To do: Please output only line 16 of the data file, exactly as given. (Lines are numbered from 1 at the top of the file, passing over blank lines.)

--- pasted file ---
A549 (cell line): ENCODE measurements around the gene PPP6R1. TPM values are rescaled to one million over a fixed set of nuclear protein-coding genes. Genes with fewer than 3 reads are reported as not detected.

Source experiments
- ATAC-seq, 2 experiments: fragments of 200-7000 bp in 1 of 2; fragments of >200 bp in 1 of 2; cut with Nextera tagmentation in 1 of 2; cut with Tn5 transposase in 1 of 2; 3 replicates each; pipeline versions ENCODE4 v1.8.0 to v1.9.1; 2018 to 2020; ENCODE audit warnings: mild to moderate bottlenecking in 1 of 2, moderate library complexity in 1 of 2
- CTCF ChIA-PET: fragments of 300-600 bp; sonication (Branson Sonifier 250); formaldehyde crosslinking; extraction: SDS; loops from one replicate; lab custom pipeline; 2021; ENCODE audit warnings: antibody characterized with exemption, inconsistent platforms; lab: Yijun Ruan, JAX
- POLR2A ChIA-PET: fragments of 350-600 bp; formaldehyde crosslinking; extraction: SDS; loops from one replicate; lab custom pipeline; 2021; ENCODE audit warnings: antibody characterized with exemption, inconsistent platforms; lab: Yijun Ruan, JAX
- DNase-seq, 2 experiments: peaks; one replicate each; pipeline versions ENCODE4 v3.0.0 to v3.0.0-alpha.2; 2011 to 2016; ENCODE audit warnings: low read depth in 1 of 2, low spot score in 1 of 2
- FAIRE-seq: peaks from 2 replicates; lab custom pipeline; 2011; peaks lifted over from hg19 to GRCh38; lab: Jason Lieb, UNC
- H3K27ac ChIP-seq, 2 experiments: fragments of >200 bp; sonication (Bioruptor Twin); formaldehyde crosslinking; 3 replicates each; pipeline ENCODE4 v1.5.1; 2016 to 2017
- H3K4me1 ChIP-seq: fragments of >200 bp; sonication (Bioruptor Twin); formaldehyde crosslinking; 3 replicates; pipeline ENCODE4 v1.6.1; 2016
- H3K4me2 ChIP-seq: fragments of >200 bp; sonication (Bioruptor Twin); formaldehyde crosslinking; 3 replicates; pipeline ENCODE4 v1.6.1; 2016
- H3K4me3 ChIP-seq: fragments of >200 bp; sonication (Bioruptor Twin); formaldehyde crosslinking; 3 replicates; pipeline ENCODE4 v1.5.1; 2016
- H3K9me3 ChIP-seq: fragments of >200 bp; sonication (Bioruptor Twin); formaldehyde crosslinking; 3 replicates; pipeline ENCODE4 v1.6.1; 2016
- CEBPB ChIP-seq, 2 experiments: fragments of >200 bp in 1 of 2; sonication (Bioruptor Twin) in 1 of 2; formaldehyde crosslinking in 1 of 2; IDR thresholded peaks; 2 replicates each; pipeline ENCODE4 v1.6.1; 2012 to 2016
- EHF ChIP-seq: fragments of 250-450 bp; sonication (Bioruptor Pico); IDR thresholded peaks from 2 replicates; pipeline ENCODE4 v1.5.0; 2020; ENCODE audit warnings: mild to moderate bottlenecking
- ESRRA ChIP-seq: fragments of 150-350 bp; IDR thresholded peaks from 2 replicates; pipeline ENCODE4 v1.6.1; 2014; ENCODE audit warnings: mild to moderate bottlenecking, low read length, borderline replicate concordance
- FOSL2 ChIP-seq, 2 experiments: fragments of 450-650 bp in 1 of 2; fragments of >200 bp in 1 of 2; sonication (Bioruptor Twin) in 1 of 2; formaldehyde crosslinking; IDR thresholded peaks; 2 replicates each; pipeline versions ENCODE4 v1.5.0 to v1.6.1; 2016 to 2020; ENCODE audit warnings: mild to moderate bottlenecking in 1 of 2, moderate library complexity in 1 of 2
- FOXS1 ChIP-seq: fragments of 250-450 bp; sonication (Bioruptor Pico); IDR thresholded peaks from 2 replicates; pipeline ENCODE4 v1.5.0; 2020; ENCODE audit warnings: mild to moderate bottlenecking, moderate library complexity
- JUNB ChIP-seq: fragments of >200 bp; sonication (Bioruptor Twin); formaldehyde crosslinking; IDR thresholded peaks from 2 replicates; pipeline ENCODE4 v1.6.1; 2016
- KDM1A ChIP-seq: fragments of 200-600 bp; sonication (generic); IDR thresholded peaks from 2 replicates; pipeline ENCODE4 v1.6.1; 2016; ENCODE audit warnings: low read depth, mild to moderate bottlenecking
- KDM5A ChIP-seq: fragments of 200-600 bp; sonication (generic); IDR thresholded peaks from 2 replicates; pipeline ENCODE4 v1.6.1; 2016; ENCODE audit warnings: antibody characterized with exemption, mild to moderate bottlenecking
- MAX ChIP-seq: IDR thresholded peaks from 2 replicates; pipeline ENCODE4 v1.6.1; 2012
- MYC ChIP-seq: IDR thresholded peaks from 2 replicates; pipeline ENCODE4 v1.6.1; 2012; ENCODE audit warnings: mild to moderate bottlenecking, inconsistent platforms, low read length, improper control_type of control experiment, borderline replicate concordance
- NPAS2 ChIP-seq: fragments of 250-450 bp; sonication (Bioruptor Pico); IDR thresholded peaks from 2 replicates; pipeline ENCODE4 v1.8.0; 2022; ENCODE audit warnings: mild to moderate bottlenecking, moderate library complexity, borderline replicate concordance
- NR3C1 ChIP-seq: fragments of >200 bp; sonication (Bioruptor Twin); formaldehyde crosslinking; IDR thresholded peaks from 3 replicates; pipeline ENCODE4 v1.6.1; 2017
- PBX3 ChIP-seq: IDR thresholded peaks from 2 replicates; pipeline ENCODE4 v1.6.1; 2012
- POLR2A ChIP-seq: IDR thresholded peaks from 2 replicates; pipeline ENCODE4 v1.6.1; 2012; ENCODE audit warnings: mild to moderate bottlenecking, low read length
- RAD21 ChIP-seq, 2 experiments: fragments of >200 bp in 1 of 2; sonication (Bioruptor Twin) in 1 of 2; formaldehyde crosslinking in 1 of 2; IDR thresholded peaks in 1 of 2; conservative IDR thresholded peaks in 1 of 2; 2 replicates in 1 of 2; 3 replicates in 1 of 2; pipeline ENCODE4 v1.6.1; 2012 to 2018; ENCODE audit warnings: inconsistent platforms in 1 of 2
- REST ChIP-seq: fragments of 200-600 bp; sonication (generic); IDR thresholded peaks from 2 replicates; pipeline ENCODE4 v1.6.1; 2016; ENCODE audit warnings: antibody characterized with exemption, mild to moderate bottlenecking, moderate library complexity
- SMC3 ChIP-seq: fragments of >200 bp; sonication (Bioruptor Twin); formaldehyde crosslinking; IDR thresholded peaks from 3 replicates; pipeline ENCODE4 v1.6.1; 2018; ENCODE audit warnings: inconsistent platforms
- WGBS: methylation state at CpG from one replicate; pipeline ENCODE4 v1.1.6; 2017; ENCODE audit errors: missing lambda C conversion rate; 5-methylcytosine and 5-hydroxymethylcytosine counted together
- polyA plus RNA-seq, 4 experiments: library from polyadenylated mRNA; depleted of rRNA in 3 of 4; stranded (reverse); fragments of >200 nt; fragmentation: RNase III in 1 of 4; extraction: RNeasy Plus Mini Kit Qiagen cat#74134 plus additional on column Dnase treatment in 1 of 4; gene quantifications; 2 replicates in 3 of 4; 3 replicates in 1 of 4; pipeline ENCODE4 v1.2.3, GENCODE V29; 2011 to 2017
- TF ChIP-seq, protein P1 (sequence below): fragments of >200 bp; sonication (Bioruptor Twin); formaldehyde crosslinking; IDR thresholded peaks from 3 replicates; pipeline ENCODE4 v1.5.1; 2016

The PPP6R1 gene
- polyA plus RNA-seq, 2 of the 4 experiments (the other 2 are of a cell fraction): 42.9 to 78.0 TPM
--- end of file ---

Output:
- FOSL2 ChIP-seq, 2 experiments: fragments of 450-650 bp in 1 of 2; fragments of >200 bp in 1 of 2; sonication (Bioruptor Twin) in 1 of 2; formaldehyde crosslinking; IDR thresholded peaks; 2 replicates each; pipeline versions ENCODE4 v1.5.0 to v1.6.1; 2016 to 2020; ENCODE audit warnings: mild to moderate bottlenecking in 1 of 2, moderate library complexity in 1 of 2